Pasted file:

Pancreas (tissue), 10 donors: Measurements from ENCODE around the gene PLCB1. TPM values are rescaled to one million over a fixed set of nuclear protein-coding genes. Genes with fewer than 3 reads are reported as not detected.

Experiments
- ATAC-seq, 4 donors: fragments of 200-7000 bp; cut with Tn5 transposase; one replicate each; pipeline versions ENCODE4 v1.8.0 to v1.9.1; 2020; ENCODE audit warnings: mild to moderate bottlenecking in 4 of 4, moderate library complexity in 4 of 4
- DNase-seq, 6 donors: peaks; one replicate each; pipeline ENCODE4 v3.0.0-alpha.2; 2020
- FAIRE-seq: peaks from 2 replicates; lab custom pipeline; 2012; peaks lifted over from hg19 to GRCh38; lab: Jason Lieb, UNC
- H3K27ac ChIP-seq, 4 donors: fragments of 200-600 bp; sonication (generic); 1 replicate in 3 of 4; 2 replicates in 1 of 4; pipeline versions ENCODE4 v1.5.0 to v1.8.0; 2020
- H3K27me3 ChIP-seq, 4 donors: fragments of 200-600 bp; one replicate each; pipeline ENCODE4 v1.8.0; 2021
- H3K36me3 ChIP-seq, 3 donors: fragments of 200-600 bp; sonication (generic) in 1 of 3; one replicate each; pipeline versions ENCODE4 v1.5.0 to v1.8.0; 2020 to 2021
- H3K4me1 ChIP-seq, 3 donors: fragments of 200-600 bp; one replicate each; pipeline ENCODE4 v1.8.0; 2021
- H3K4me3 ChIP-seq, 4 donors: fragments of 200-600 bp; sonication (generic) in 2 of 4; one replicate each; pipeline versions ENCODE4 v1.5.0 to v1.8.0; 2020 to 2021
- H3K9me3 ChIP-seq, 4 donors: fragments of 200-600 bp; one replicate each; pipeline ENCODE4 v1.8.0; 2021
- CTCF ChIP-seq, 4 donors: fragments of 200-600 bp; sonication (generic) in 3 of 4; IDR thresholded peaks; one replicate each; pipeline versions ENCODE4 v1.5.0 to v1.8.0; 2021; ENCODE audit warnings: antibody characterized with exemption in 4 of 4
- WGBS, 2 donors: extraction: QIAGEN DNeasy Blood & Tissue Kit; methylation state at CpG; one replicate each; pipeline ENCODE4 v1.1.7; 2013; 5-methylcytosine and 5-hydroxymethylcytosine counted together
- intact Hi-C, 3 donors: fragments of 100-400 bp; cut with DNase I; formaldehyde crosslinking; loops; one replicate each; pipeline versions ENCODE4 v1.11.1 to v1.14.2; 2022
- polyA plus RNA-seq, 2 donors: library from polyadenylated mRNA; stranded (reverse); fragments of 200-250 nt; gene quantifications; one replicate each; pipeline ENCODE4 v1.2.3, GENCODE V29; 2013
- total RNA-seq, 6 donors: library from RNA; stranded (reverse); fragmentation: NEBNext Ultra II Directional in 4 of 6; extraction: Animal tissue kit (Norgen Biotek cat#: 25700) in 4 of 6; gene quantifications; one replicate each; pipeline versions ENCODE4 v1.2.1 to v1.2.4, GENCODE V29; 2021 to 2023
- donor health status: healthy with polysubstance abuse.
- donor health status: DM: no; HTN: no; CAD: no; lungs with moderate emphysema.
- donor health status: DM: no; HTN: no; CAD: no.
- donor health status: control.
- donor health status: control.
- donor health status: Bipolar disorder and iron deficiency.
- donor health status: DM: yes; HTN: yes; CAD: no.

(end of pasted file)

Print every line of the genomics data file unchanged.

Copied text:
Pancreas (tissue), 10 donors: Measurements from ENCODE around the gene PLCB1. TPM values are rescaled to one million over a fixed set of nuclear protein-coding genes. Genes with fewer than 3 reads are reported as not detected.

Experiments
- ATAC-seq, 4 donors: fragments of 200-7000 bp; cut with Tn5 transposase; one replicate each; pipeline versions ENCODE4 v1.8.0 to v1.9.1; 2020; ENCODE audit warnings: mild to moderate bottlenecking in 4 of 4, moderate library complexity in 4 of 4
- DNase-seq, 6 donors: peaks; one replicate each; pipeline ENCODE4 v3.0.0-alpha.2; 2020
- FAIRE-seq: peaks from 2 replicates; lab custom pipeline; 2012; peaks lifted over from hg19 to GRCh38; lab: Jason Lieb, UNC
- H3K27ac ChIP-seq, 4 donors: fragments of 200-600 bp; sonication (generic); 1 replicate in 3 of 4; 2 replicates in 1 of 4; pipeline versions ENCODE4 v1.5.0 to v1.8.0; 2020
- H3K27me3 ChIP-seq, 4 donors: fragments of 200-600 bp; one replicate each; pipeline ENCODE4 v1.8.0; 2021
- H3K36me3 ChIP-seq, 3 donors: fragments of 200-600 bp; sonication (generic) in 1 of 3; one replicate each; pipeline versions ENCODE4 v1.5.0 to v1.8.0; 2020 to 2021
- H3K4me1 ChIP-seq, 3 donors: fragments of 200-600 bp; one replicate each; pipeline ENCODE4 v1.8.0; 2021
- H3K4me3 ChIP-seq, 4 donors: fragments of 200-600 bp; sonication (generic) in 2 of 4; one replicate each; pipeline versions ENCODE4 v1.5.0 to v1.8.0; 2020 to 2021
- H3K9me3 ChIP-seq, 4 donors: fragments of 200-600 bp; one replicate each; pipeline ENCODE4 v1.8.0; 2021
- CTCF ChIP-seq, 4 donors: fragments of 200-600 bp; sonication (generic) in 3 of 4; IDR thresholded peaks; one replicate each; pipeline versions ENCODE4 v1.5.0 to v1.8.0; 2021; ENCODE audit warnings: antibody characterized with exemption in 4 of 4
- WGBS, 2 donors: extraction: QIAGEN DNeasy Blood & Tissue Kit; methylation state at CpG; one replicate each; pipeline ENCODE4 v1.1.7; 2013; 5-methylcytosine and 5-hydroxymethylcytosine counted together
- intact Hi-C, 3 donors: fragments of 100-400 bp; cut with DNase I; formaldehyde crosslinking; loops; one replicate each; pipeline versions ENCODE4 v1.11.1 to v1.14.2; 2022
- polyA plus RNA-seq, 2 donors: library from polyadenylated mRNA; stranded (reverse); fragments of 200-250 nt; gene quantifications; one replicate each; pipeline ENCODE4 v1.2.3, GENCODE V29; 2013
- total RNA-seq, 6 donors: library from RNA; stranded (reverse); fragmentation: NEBNext Ultra II Directional in 4 of 6; extraction: Animal tissue kit (Norgen Biotek cat#: 25700) in 4 of 6; gene quantifications; one replicate each; pipeline versions ENCODE4 v1.2.1 to v1.2.4, GENCODE V29; 2021 to 2023
- donor health status: healthy with polysubstance abuse.
- donor health status: DM: no; HTN: no; CAD: no; lungs with moderate emphysema.
- donor health status: DM: no; HTN: no; CAD: no.
- donor health status: control.
- donor health status: control.
- donor health status: Bipolar disorder and iron deficiency.
- donor health status: DM: yes; HTN: yes; CAD: no.